Vocational Education Survey of Minneapolis, Minn., Made by the National Society for the Promotion of Industrial Education. December, 1916

Vocational Education Survey of Minneapolis, Minn., Made by the National Society for the Promotion of Industrial Education. December, 1916

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This historic book may have numerous typos and missing text. Purchasers can download a free scanned copy of the original book (without typos) from the publisher. Not indexed. Not illustrated. 1917 edition. Excerpt: ...stores, and office work. Laundries were added because of the large number of women employed. The difficulty always encountered in the study of women's occupations, that of getting satisfactory wage data, should be mentioned. The wages reported for the various occupations for women are approximated in this report and such factors as short days and short seasons are not taken into consideration, hence they can not be looked upon as standard rates such as are reported in the building, metal, and printing trades, in which, to a very great extent, a regular wage scale exists. The accompanying table shows practically all the employment of women in manufacturing and mechanical industries in Minneapolis as reported by the Industrial Survey of the Minneapolis Civic and Commerce Association in 1914. This table concerns only manufacturing and mechanical industries as carried on in workshops and factories, but not laundry workers, milliners, dressmakers nor departmentstore workers, who are considered in this and following chapters. Table 13 EMPLOYMENT OF WOMEN IN MINNEAPOLIS INDUSTRIES. From Minneapolis Civic and Commerce Association industrial Survey. The United States Census of Occupations in 1910 reported for Minneapolis 934 women employed as laundry operatives in laundries and 735 employed as such elsewhere, 2,999 dressmakers and seamstresses, 1,834 milliners, and 1,397 saleswomen. Accurate wage reports for women's employment can not be made without an exhaustive census of workers or a study of pay rolls. There are many reasons for this, largely characteristic of women's trades. Among these are the seasonal character of work and constant fluctuation of earnings because of interrupted work, varying amount earned by the piecework system in the factory...show more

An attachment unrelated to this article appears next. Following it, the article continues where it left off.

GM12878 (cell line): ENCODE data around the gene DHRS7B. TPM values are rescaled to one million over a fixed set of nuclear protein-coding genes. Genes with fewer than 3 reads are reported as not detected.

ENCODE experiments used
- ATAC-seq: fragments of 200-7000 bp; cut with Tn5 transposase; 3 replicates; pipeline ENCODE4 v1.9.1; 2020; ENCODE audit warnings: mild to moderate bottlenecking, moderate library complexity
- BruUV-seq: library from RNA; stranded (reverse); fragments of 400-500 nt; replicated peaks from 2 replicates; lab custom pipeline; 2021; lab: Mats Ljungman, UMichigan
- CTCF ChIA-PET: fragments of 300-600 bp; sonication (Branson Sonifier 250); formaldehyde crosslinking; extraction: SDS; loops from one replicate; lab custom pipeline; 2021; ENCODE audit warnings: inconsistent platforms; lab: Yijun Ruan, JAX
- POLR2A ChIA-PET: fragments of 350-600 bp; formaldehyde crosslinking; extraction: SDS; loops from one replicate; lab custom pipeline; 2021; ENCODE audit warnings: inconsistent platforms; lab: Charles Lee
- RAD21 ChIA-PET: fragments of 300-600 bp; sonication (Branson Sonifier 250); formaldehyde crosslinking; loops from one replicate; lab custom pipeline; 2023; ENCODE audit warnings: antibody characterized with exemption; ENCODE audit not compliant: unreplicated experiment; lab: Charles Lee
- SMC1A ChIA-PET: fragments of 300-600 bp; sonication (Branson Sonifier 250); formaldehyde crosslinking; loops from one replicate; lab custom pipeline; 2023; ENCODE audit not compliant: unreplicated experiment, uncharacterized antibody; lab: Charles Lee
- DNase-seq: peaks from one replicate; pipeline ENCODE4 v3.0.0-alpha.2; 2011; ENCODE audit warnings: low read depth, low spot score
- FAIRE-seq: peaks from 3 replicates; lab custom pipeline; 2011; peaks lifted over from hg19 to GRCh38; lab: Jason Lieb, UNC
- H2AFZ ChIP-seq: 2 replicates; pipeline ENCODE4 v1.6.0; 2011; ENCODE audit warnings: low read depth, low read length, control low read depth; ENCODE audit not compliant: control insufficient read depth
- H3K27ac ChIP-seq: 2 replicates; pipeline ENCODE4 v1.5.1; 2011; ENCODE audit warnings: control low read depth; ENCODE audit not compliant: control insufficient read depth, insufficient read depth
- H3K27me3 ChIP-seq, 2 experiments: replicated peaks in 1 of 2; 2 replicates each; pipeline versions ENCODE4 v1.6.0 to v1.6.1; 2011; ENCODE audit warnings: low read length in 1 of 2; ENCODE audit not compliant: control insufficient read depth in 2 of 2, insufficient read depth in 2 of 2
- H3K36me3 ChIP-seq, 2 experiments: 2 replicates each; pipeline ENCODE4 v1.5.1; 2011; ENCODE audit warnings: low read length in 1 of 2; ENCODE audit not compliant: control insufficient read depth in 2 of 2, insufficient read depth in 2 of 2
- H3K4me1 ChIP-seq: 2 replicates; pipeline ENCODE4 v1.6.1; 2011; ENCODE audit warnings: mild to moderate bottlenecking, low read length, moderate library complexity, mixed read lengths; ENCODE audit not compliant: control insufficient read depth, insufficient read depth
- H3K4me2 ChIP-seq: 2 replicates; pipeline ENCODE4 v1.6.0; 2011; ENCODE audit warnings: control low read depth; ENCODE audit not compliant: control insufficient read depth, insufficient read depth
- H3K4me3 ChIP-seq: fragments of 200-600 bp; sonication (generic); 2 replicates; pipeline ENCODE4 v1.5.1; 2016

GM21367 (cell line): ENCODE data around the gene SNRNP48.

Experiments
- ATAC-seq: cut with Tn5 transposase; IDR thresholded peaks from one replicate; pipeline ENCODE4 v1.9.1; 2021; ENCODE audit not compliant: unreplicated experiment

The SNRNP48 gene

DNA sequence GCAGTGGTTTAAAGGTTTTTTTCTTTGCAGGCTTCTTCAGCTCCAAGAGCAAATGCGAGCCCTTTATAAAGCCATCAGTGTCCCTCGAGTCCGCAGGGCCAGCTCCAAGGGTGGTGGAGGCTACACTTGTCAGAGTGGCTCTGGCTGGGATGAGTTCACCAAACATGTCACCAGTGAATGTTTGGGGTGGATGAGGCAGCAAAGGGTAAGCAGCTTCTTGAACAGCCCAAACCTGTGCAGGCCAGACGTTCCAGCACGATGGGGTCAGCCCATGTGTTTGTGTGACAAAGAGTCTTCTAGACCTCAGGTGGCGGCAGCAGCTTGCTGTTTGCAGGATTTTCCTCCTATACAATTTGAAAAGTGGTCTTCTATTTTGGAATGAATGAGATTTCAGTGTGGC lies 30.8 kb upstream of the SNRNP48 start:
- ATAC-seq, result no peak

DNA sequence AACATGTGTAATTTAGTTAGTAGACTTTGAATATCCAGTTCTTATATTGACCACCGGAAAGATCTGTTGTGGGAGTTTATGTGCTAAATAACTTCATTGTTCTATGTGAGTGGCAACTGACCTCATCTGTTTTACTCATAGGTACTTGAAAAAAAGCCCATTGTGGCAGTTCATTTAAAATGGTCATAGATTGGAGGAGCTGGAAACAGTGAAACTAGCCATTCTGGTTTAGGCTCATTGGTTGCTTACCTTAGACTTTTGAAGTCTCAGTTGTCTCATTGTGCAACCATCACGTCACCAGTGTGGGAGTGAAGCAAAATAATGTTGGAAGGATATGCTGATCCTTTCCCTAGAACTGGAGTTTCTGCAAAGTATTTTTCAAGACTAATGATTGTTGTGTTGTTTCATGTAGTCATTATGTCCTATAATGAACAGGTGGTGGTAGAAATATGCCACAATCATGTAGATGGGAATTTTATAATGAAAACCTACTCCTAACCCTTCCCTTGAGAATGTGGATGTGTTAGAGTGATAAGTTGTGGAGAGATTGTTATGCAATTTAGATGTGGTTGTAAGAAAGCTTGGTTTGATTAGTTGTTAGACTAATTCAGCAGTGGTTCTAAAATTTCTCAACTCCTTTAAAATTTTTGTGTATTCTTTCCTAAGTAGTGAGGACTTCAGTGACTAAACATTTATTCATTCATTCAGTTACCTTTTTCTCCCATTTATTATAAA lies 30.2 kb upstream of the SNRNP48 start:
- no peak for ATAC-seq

Product details

  • Paperback | 250 pages
  • 189 x 246 x 13mm | 454g
  • Rarebooksclub.com
  • Miami Fl, United States
  • English
  • black & white illustrations
  • 1236630912
  • 9781236630919